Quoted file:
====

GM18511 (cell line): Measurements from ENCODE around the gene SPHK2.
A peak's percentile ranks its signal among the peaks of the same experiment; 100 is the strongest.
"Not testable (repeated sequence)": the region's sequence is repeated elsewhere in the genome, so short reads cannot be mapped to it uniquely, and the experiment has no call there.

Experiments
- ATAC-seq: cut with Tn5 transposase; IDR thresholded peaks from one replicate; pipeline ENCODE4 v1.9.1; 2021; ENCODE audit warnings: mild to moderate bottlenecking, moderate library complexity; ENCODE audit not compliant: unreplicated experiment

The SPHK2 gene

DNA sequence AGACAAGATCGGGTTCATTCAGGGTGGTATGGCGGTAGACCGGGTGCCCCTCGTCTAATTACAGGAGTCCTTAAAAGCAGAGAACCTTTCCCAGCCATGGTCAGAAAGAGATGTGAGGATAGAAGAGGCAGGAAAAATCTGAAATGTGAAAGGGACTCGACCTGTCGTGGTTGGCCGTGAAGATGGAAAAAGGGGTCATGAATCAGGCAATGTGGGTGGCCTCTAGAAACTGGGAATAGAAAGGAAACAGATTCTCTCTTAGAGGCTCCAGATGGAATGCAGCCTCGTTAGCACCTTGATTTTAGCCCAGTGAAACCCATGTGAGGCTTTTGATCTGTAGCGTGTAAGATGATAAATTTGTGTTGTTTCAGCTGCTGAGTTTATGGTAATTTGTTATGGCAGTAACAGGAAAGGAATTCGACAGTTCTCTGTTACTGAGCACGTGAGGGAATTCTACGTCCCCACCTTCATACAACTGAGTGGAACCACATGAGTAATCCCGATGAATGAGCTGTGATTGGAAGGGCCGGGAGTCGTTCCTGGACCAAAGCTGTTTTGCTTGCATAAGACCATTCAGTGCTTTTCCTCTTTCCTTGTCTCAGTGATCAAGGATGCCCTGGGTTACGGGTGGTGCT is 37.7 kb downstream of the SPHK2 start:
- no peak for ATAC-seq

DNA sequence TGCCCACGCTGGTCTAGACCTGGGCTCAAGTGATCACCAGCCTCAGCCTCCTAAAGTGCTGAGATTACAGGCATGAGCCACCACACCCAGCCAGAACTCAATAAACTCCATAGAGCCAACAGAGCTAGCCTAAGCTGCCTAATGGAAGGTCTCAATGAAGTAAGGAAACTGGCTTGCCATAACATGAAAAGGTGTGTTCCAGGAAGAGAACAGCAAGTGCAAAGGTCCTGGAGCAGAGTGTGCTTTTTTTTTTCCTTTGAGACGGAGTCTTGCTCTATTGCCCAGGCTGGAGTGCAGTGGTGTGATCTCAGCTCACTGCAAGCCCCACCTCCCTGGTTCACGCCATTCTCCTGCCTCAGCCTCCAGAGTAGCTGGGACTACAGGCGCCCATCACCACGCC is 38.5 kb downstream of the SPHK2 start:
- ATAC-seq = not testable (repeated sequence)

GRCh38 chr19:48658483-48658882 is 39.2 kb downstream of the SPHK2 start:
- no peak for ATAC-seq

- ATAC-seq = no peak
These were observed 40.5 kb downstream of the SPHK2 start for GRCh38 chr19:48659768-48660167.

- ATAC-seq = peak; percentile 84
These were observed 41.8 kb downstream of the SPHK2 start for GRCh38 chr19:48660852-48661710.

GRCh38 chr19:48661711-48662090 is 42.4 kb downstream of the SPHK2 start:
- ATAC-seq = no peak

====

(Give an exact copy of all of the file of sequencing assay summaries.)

GM18511 (cell line): Measurements from ENCODE around the gene SPHK2.
A peak's percentile ranks its signal among the peaks of the same experiment; 100 is the strongest.
"Not testable (repeated sequence)": the region's sequence is repeated elsewhere in the genome, so short reads cannot be mapped to it uniquely, and the experiment has no call there.

Experiments
- ATAC-seq: cut with Tn5 transposase; IDR thresholded peaks from one replicate; pipeline ENCODE4 v1.9.1; 2021; ENCODE audit warnings: mild to moderate bottlenecking, moderate library complexity; ENCODE audit not compliant: unreplicated experiment

The SPHK2 gene

DNA sequence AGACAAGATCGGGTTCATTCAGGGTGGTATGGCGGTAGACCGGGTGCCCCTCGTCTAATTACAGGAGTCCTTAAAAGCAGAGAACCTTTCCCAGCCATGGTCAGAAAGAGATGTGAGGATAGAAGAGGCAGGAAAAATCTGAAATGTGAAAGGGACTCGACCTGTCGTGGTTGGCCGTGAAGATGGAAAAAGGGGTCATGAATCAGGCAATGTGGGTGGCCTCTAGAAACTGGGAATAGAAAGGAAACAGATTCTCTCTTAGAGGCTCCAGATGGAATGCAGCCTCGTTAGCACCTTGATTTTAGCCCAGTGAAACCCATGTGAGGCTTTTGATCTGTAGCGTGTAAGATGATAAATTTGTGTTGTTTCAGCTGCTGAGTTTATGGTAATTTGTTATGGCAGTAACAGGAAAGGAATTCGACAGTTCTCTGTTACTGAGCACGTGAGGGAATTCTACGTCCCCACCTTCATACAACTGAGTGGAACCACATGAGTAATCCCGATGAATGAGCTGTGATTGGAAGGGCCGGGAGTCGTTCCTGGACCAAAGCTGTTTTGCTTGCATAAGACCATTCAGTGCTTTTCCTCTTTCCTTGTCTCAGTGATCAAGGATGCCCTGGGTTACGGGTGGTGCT is 37.7 kb downstream of the SPHK2 start:
- no peak for ATAC-seq

DNA sequence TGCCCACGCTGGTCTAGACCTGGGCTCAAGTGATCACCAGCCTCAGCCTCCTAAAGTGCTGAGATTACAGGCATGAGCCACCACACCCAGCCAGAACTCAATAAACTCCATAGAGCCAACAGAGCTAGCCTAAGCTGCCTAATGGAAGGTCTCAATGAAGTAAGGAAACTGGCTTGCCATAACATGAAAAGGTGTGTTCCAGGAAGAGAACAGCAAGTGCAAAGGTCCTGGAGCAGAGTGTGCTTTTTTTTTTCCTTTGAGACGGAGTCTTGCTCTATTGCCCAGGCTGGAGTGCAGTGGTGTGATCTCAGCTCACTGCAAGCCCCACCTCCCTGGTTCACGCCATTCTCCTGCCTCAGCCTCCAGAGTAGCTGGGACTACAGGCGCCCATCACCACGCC is 38.5 kb downstream of the SPHK2 start:
- ATAC-seq = not testable (repeated sequence)

GRCh38 chr19:48658483-48658882 is 39.2 kb downstream of the SPHK2 start:
- no peak for ATAC-seq

- ATAC-seq = no peak
These were observed 40.5 kb downstream of the SPHK2 start for GRCh38 chr19:48659768-48660167.

- ATAC-seq = peak; percentile 84
These were observed 41.8 kb downstream of the SPHK2 start for GRCh38 chr19:48660852-48661710.

GRCh38 chr19:48661711-48662090 is 42.4 kb downstream of the SPHK2 start:
- ATAC-seq = no peak